For the enslaved Israelites, part of the reality of God’s presence was evidenced in His awareness of what they were suffering. In Exodus 3:7 we read, “The Lord said, ‘I have indeed seen the misery of my people in Egypt. I have heard them crying out because of their slave drivers, and I am concerned about their suffering.’ ” This should be encouraging to us as well. In our own seasons of struggle and pain, knowing that God is intimately aware of our suffering is the first step in trusting Him for the help and strength we need to endure. Not only does He see the struggle of His people, He moves to act on our behalf. In an ultimate sense, this is the same compassion that fueled the cross—He knows the depths of our brokenness and, in Christ, has provided a way of rescue.
  

God, grant me the serenity to accept the things I cannot change; the courage to change the things I can; and the wisdom to know the difference.
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Re: A Daily Prayer for all
Reply #3755 - 11/11/18 at 06:45:11
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Philippians 1:21 (KJV)
For to me to live is Christ, and to die is gain.


Confident Hope

Dr. William Wallace was serving as a missionary surgeon in Wuzhou, China, in the 1940s when Japan attacked China. Wallace, who was in charge of Stout Memorial Hospital at the time, ordered the hospital to load his equipment on barges and continue to function as a hospital while floating up and down rivers to avoid infantry attacks.

During dangerous times, Philippians 1:21—one of Wallace’s favorite verses—reminded him that if he lived, he had work to do for the Savior; but if he died, he had the promise of eternity with Christ. The verse took on special meaning when he died while falsely imprisoned in 1951.

Paul’s writing reflects a deep devotion we can aspire to as followers of Jesus, enabling us to face trials and even danger for His sake. It is devotion enabled by the Holy Spirit and the prayers of those closest to us (v. 19). It’s also a promise. Even when we surrender ourselves to continued service under difficult circumstances, it is with this reminder: when our life and work end here, we still have the joy of eternity with Jesus ahead of us.

In our hardest moments, with hearts committed to walking with Christ now, and with our eyes firmly fixed on the promise of eternity with Him, may our days and our acts bless others with the love of God.

Make of me, Father, a willing servant in times of weakness and times of strength.

Sacrifices offered to God are opportunities to showcase His love.


INSIGHT
When a believer dies, we often comfort the grieving with these words: “He/she is now home with the Lord.” Paul affirmed this same certainty when he boldly declared that when he dies he will “depart and be with Christ” (Philippians 1:23). Paul’s assurance is built upon the very words of our Lord Jesus. As Christ was dying on the cross for our sins, He promised the believing thief, “Truly I tell you, today you will be with me in paradise” (Luke 23:43).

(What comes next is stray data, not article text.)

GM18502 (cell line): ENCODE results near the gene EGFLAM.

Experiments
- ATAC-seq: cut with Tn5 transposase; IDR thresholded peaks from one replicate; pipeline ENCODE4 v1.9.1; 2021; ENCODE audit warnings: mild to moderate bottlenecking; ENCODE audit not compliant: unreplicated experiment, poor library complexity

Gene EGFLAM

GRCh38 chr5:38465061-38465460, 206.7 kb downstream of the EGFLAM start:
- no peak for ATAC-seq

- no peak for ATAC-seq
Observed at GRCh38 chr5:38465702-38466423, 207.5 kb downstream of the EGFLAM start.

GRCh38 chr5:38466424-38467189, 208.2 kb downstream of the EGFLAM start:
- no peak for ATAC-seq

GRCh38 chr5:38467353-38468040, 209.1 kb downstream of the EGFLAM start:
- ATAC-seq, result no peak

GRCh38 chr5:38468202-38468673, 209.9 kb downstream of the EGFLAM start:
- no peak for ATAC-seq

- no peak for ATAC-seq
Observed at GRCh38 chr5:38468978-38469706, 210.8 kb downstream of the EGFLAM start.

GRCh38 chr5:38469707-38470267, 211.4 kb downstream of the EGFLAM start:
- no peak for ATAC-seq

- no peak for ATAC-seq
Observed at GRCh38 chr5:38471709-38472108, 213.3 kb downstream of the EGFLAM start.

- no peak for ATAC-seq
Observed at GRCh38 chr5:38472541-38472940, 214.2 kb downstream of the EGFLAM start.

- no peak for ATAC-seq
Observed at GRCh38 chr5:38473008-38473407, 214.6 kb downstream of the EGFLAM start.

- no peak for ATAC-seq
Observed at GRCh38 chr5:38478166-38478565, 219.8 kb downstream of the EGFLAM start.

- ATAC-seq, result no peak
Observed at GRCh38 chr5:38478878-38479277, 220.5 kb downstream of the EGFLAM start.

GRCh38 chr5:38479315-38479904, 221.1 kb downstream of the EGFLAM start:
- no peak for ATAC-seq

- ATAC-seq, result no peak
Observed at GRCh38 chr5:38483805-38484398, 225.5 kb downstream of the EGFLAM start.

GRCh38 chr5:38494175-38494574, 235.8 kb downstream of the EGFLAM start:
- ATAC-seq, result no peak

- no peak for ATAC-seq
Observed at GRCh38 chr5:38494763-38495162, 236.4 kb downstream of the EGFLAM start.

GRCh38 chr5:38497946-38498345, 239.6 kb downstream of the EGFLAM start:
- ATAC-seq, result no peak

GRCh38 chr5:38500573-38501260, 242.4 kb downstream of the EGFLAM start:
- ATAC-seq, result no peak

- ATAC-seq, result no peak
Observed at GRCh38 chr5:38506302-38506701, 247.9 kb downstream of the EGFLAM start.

What do we know about heaven? Paul saw it, but wasn’t permitted to say anything about it (2 Corinthians 12:3–4), and John saw it but only cryptically described it in Revelation 21–22. But when Jesus described it as “my Father’s home” (John 14:2 nlt), He spoke of the welcome, warmth, and intimacy we’ll find there with Him.
  

God, grant me the serenity to accept the things I cannot change; the courage to change the things I can; and the wisdom to know the difference.
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Re: A Daily Prayer for all
Reply #3756 - 11/12/18 at 05:29:21
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Galatians 5:25 (KJV)
If we live in the Spirit, let us also walk in the Spirit.


Who’s Driving?

My neighbor Tim has a figurine on his dashboard of a “wild thing” based on Maurice Sendak’s beloved children’s book Where the Wild Things Are.

Not long ago Tim was following me through traffic and made some abrupt moves to keep up. When we arrived, I asked, “Was that the ‘wild thing’ driving?”

The following Sunday I forgot my sermon notes at home. I “flew” out of the church to retrieve them, passing Tim along the way. When we met later, he joked, “Was that the wild thing driving?” We laughed, but his point hit home—I should have paid attention to the speed limit.

When the Bible describes what it means to live in a relationship with God, it encourages us to “offer every part of [ourselves]” to Him (Romans 6:13). I took Tim’s response to me that day as a gentle reminder from God to yield my “lead foot,” because I am to give all of myself to Him out of love.

The question of “who’s driving?” applies to all of life. Do we let the “wild things” of our old sin nature drive us—like worry, fear, or self-will—or do we yield to God’s loving Spirit and the grace that helps us grow?

Giving in to God is good for us. Scripture says that God’s wisdom takes us down “pleasant ways, and all her paths are peace” (Proverbs 3:17). Better to follow where He leads.

Loving Lord, thank You for the grace You give us to obey You, and the peace You give us as we stay near.

What God requires He also inspires.


INSIGHT
Paul dismisses the notion that God’s grace permits us to do whatever we want. In fact, he finds the idea preposterous (Romans 6:2). God’s grace frees us to choose life in Him. That’s why Paul says, “Offer every part of yourself to him as an instrument of righteousness” (v. 13).

Today, what do I need to offer to God?
  

God, grant me the serenity to accept the things I cannot change; the courage to change the things I can; and the wisdom to know the difference.
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Re: A Daily Prayer for all
Reply #3757 - 11/13/18 at 05:29:38
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Ezekiel 34:12 (KJV)
As a shepherd seeketh out his flock in the day that he is among his sheep that are scattered; so will I seek out my sheep, and will deliver them out of all places where they have been scattered in the cloudy and dark day.


Dumb Sheep, Good Shepherd

My friend Chad spent a year as a shepherd in Wyoming. “Sheep are so dumb that they’ll only eat what is right in front of them,” he told me. “Even if they’ve eaten all the grass in front of them, they won’t turn to look for a fresh patch—they’ll just start eating dirt!”